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Recently published research suggests enterprise IT departments are ill-equipped to manage Internet of Things devices, applications and platforms

Recently published research suggests enterprise IT departments are ill-equipped to manage Internet of Things devices, applications and platforms

Recently published research suggests that while many businesses believe the benefits gained from using Internet of Things sensors, platforms and applications in the workplace far outweigh the associated risks, IT departments find themselves ill-equipped to address those potential risks.

Research carried out by ISACA, a global association of IT security, assurance, risk and governance professionals suggests the level of appeal of wearables and IoT sensors is far from clear. About 50 per cent of over 1,600 EMEA-based IT professionals surveyed by the association believe the benefits of IoT far outweigh the costs; but nearly a third (30 per cent) believe the risks.

Just over half of respondents believe the biggest challenge regarding IoT is increased security threats, while a quarter (26 per cent) are concerned about data privacy issues. Two-thirds (68 per cent) admit they are very concerned about the decreasing level of personal privacy that would result from rolling out wearables and IoT platforms in the workplace.

More than a quarter of respondents said the general public’s biggest concerns about connected devices should be that they don’t know how the information collected on the devices will be used or who has access to the information collected.

‘The Internet of Things is here to stay, and following the holidays, we are likely to see a surge in wearable devices in the workplace,” said Ramsés Gallego, international vice president of ISACA and security strategist and evangelist with Dell Software. “These devices can deliver great value, but they can also bring great risk.”

Gallego explained that while these devices and platforms hold promise, about a fifth of IT pros surveyed believe their organisations don’t have the analytics or skills capabilities to either make good use of the data generated from these devices, or manage the risks associated with these technologies.

“Companies are seeing the benefits of these technologies but also the challenges that represent for the privacy, assurance, risk management and cybersecurity dimensions, With these new technologies and tools at the forefront of business innovation, companies must begin an ‘embrace and educate’  and ‘adapt and adopt’ approach with connected devices and big data,” he said.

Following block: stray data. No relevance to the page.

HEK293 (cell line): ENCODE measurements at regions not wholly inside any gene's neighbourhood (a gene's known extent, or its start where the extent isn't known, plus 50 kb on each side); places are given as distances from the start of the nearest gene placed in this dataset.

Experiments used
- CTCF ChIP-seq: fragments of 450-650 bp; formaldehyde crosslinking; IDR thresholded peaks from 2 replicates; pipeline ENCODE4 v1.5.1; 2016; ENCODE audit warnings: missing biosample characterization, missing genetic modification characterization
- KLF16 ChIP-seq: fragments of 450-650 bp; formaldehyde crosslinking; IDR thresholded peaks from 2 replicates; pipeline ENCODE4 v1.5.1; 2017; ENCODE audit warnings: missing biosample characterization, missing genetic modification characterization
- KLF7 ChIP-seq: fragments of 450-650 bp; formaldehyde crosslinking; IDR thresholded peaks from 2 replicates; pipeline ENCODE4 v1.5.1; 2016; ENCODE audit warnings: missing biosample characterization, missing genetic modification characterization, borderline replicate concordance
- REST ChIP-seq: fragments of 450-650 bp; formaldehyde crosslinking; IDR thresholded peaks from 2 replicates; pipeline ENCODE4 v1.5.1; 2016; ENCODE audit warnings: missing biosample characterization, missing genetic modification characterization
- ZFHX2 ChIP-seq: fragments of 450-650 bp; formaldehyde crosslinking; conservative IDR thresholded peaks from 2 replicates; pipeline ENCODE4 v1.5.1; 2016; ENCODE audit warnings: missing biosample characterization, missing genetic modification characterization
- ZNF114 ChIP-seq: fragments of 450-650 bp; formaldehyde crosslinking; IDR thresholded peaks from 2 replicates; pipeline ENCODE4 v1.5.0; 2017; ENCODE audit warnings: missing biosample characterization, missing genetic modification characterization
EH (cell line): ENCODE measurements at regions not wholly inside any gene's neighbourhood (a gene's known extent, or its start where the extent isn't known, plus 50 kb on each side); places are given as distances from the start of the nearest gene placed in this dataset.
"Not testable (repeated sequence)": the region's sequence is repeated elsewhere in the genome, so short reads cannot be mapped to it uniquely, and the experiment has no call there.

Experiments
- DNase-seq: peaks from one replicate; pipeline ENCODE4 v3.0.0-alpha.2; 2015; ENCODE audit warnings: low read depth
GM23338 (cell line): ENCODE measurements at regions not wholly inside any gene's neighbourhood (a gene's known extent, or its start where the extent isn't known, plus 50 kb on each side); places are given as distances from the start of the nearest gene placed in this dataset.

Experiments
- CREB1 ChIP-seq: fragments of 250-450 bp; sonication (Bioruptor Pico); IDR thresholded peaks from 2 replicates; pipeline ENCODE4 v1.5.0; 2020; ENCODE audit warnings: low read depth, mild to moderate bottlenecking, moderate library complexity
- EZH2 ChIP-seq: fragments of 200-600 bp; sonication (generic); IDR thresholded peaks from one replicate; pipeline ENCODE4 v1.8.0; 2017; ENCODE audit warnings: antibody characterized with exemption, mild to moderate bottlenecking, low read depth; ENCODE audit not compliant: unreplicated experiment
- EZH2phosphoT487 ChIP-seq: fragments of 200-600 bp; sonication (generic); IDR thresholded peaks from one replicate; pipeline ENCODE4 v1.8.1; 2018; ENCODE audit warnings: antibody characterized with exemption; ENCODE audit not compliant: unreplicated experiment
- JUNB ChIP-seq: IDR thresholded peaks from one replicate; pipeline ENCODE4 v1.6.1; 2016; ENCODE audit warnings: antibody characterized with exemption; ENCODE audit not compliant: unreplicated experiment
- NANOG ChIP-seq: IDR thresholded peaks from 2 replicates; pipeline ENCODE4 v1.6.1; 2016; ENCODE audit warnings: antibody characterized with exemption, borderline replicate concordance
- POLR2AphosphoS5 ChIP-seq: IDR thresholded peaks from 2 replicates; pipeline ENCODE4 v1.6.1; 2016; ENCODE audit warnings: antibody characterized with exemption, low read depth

Technology limitations exist too

Standards are also a challenge in this space, with a range of semi-open platforms being developed by small pockets of vendors, but without a clear view of one harmonised standard to cover all of the device and protocol specific-adapters that need to link up with middleware – which provides the message/protocol transformation, routing, service virtualisation, and orchestration capabilities, and enables usage monitoring and management.

While IoT is still fairly nascent in most verticals, early adopters like those in energy and utilities (i.e. for smart metering or remote monitoring of grid elements) and healthcare (i.e. for remote patient monitoring) have found a growing need to bridge the gap between M2M and enterprise integration disciplines, which could drive wider adoption according to Saurabh Sharma, a senior software and infrastructure solutions analyst at Ovum.

“Enterprises will continue to use a combination of existing middleware and emerging M2M integration approaches for meeting the requirements of specific IoT use cases. However, a lack of common vendor and platform-agnostic connectivity standards will hinder wider IoT adoption, especially from the perspective of enterprise IoT initiatives of reasonable scale,” he explained.

He said there is an increasing realisation that traditional communication protocols are not appropriate for a “cyber-physical” world, and the lack of M2M communications standards suitable for a range of scenarios “further aggravates the situation.”

“The main issue is that, more often than not, a specific combination of existing middleware and M2M integration solutions can meet only the requirements of specific IoT use cases. This in itself might require custom interfaces and/or the use of proprietary standards…and that’s why a “somewhat” standard IoT middleware stack remains  a work in progress.”